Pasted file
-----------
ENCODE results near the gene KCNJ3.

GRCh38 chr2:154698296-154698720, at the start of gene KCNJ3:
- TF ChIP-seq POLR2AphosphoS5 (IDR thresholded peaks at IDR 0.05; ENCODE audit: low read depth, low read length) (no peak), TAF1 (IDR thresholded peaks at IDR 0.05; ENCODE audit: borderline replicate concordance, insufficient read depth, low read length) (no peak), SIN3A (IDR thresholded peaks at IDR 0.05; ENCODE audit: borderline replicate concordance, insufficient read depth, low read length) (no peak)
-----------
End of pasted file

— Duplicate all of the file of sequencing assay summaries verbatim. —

ENCODE results near the gene KCNJ3.

GRCh38 chr2:154698296-154698720, at the start of gene KCNJ3:
- TF ChIP-seq POLR2AphosphoS5 (IDR thresholded peaks at IDR 0.05; ENCODE audit: low read depth, low read length) (no peak), TAF1 (IDR thresholded peaks at IDR 0.05; ENCODE audit: borderline replicate concordance, insufficient read depth, low read length) (no peak), SIN3A (IDR thresholded peaks at IDR 0.05; ENCODE audit: borderline replicate concordance, insufficient read depth, low read length) (no peak)